I heard a great story on Mike Rowe’s Facebook channel this morning, and it was too good to keep to myself. And yes, this is the same Mike you might know from the “Dirty Jobs” television program. It’s a Christmas story, a couple of days late, that Baby Boomers and their descendents will like.
The date was December 1955. I was a wee tyke, a babe in arms, at an uneasy time when the U.S. and the Soviet Union were locking horns in the earlier stages of the Cold War. Things were tense.
Col. Harry Shoup’s job at the North American Air Defense Command in Colorado Springs was to watch for incoming Soviet nuclear bombers which would fly over the North Pole on their way to targeted American cities. A polar map etched on a plexiglass panel and a red phone were standard equipment in his office.
Shoup and his subordinates always prayed that the red phone would never ring. Meanwhile, he and his staff nursed their stress-induced headaches, indigestion and high blood pressure. The colonel, as Air Force colonels tend to be, was something of a grumpy curmudgeon.
Who could blame him?
So, when the red phone rang one December day, the colonel was understandably gruff with a small girl on the other end of the line.
”Young lady, who is this and what do you want?” he barked, suspecting an elaborate prank.
”I just told you. My name is Sally Jenkins and I want a bicycle, some rollers skates and a hoola hoop.”
Military men of Shoup’s ilk are trained to recover their cool while under stress. He lowered his voice and belted out a respectable, “Ho, ho, ho!”
Naturally, he ordered somebody on staff to find out what the heck was going on. Their research revealed that the local Sears store had run an ad in the local newspaper touting its Santa Line. Small children could be hoodwinked into thinking that they were talking to the Big Guy himself by calling the number.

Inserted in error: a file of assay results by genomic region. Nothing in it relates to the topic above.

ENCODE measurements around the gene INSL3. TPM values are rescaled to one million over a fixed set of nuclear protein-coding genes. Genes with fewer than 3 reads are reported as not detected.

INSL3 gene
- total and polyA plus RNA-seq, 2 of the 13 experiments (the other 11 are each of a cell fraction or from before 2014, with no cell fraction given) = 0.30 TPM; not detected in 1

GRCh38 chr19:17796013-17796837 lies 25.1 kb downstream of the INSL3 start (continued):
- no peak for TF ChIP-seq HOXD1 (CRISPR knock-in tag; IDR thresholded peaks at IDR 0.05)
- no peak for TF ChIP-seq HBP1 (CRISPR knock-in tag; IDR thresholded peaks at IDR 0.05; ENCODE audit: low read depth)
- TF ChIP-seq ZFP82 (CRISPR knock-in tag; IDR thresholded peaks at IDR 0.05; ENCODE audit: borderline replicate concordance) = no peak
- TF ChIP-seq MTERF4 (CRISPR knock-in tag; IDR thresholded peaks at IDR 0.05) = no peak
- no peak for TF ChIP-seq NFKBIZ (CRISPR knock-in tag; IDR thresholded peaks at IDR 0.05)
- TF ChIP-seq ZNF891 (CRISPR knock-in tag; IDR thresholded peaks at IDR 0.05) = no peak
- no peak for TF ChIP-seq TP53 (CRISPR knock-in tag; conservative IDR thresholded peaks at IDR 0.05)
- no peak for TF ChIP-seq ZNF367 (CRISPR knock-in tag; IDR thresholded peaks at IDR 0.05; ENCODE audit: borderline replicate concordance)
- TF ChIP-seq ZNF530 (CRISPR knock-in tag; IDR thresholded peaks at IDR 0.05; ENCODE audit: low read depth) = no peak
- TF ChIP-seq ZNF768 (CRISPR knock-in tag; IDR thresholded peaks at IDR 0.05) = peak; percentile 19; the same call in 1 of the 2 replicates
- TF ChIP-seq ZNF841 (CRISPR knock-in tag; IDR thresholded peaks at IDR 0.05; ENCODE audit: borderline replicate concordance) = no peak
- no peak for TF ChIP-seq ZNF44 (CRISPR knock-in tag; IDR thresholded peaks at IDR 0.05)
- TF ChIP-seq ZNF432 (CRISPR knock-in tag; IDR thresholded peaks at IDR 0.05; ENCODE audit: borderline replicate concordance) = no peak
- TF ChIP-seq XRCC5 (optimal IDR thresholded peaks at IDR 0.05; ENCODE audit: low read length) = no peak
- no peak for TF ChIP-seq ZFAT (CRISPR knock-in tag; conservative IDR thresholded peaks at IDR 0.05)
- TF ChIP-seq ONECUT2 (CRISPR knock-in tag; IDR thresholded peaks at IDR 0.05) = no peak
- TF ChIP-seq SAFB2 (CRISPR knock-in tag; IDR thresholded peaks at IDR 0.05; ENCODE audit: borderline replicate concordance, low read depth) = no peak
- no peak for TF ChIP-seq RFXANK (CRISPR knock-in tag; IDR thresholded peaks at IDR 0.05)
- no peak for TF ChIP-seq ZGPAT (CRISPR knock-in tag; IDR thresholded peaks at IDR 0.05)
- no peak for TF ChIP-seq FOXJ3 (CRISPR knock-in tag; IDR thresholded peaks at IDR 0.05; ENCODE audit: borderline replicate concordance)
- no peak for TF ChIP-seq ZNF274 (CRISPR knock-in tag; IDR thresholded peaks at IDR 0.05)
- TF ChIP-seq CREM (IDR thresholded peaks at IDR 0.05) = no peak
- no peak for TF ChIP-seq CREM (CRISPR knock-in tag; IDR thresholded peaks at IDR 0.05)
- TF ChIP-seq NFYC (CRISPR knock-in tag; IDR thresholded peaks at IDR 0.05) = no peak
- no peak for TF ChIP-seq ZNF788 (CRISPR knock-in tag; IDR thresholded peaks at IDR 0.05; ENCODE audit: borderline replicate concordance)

That was a great idea, but there was one small problem. There was a typo, and two numerals in the hotline number had been transposed. Calling this number made the scary red phone ring, and ring, and ring.
Shoup stayed on the phone, and in character, for several hours that night and for several nights to come. A paper cutout of Santa and his reindeer was taped to the plexiglass screen by some errant elf. The colonel heard hopeful requests for baseball bats, sleds and what have you, chatted with unknown parents and generally had the best nights of his military career.
Of course, the story hit the Rocky Mountain Times newspaper, and other media outlets picked it up. The fortuitous mistake took on a life of its own and became a Christmas tradition, with a little help from NORAD.
Television and radio stations still feature NORAD’s tracking of Santa’s progress across the skies. You can even track him online in real time if you visit the NORAD special Christmas page, complete with Santa’s Village. You might think of it as a cute bit of hokum from a bygone time.
But there is something about the story that makes me smile. Like Mel Brooks’ ridicule of Nazis, NORAD’s annual Santa tracking ranks near the top of the Laugh at the Bogeyman List.
What else belongs on that list? My daughter and I still chuckle about my spraying her room and closet with air freshener every night when she was a little girl. I always told her it was monster repellent. The poor child believed me for years until she caught on and told me that I was a bad person.
But the apple doesn’t fall far from the tree. One of my grandsons told me that his mother did the same thing when he was toddler.
So, why do I tell these whimsical stories from time to time? I think that they are a necessary antidote against too much rationalism and reason. Sure, logic and science have improved the lot of the human race in the past 200 years, but we are all, at heart, small children who like a good story.
Sometime in the misty distant future, the Cold War will have faded into nothing more than a scary story. But just as Good King Wenceslaus is celebrated in a Christmas carol for helping a poor man carrying fuel, I hope that Colonel “Santa” Shoup receives his own commemorative song for scaring away the nuclear bogey man for a few nights one dark Christmas.